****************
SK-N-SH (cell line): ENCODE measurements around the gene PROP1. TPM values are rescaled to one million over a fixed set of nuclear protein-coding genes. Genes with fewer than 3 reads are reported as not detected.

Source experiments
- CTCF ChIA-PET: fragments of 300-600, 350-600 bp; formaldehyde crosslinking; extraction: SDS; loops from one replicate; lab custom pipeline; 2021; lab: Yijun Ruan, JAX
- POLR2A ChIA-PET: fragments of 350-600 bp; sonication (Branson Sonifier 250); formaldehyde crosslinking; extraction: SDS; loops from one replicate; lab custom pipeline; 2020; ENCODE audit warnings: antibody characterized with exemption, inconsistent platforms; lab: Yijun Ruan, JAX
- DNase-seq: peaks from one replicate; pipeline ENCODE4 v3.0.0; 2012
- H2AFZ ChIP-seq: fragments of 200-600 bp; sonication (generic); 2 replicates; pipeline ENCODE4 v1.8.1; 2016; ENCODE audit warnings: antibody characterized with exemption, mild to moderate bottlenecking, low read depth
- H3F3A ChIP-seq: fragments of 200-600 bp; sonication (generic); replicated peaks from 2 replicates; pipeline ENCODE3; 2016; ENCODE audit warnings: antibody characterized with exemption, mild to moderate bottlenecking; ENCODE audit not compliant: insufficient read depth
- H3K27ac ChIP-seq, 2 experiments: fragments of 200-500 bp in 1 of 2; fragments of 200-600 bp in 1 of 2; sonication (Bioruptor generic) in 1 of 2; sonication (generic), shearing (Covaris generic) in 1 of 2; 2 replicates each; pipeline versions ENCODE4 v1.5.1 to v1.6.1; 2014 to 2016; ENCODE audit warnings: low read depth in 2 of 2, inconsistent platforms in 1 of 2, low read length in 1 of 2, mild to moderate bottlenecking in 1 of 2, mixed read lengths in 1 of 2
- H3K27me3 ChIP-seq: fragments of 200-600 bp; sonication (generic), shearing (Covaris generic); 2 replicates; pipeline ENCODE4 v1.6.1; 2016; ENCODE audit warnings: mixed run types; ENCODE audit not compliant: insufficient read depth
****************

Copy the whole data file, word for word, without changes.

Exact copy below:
SK-N-SH (cell line): ENCODE measurements around the gene PROP1. TPM values are rescaled to one million over a fixed set of nuclear protein-coding genes. Genes with fewer than 3 reads are reported as not detected.

Source experiments
- CTCF ChIA-PET: fragments of 300-600, 350-600 bp; formaldehyde crosslinking; extraction: SDS; loops from one replicate; lab custom pipeline; 2021; lab: Yijun Ruan, JAX
- POLR2A ChIA-PET: fragments of 350-600 bp; sonication (Branson Sonifier 250); formaldehyde crosslinking; extraction: SDS; loops from one replicate; lab custom pipeline; 2020; ENCODE audit warnings: antibody characterized with exemption, inconsistent platforms; lab: Yijun Ruan, JAX
- DNase-seq: peaks from one replicate; pipeline ENCODE4 v3.0.0; 2012
- H2AFZ ChIP-seq: fragments of 200-600 bp; sonication (generic); 2 replicates; pipeline ENCODE4 v1.8.1; 2016; ENCODE audit warnings: antibody characterized with exemption, mild to moderate bottlenecking, low read depth
- H3F3A ChIP-seq: fragments of 200-600 bp; sonication (generic); replicated peaks from 2 replicates; pipeline ENCODE3; 2016; ENCODE audit warnings: antibody characterized with exemption, mild to moderate bottlenecking; ENCODE audit not compliant: insufficient read depth
- H3K27ac ChIP-seq, 2 experiments: fragments of 200-500 bp in 1 of 2; fragments of 200-600 bp in 1 of 2; sonication (Bioruptor generic) in 1 of 2; sonication (generic), shearing (Covaris generic) in 1 of 2; 2 replicates each; pipeline versions ENCODE4 v1.5.1 to v1.6.1; 2014 to 2016; ENCODE audit warnings: low read depth in 2 of 2, inconsistent platforms in 1 of 2, low read length in 1 of 2, mild to moderate bottlenecking in 1 of 2, mixed read lengths in 1 of 2
- H3K27me3 ChIP-seq: fragments of 200-600 bp; sonication (generic), shearing (Covaris generic); 2 replicates; pipeline ENCODE4 v1.6.1; 2016; ENCODE audit warnings: mixed run types; ENCODE audit not compliant: insufficient read depth